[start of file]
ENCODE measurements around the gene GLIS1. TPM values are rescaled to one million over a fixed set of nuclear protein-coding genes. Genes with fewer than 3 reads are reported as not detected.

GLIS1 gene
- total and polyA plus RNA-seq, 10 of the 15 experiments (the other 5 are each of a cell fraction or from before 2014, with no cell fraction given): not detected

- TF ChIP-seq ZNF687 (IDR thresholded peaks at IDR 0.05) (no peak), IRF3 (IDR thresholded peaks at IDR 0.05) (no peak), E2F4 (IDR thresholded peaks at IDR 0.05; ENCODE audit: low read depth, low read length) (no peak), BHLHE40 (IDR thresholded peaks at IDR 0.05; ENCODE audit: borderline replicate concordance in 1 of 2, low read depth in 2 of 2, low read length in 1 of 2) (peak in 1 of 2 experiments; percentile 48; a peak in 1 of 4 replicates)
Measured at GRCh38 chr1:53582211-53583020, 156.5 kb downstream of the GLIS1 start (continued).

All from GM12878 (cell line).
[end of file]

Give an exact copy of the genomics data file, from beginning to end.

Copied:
ENCODE measurements around the gene GLIS1. TPM values are rescaled to one million over a fixed set of nuclear protein-coding genes. Genes with fewer than 3 reads are reported as not detected.

GLIS1 gene
- total and polyA plus RNA-seq, 10 of the 15 experiments (the other 5 are each of a cell fraction or from before 2014, with no cell fraction given): not detected

- TF ChIP-seq ZNF687 (IDR thresholded peaks at IDR 0.05) (no peak), IRF3 (IDR thresholded peaks at IDR 0.05) (no peak), E2F4 (IDR thresholded peaks at IDR 0.05; ENCODE audit: low read depth, low read length) (no peak), BHLHE40 (IDR thresholded peaks at IDR 0.05; ENCODE audit: borderline replicate concordance in 1 of 2, low read depth in 2 of 2, low read length in 1 of 2) (peak in 1 of 2 experiments; percentile 48; a peak in 1 of 4 replicates)
Measured at GRCh38 chr1:53582211-53583020, 156.5 kb downstream of the GLIS1 start (continued).

All from GM12878 (cell line).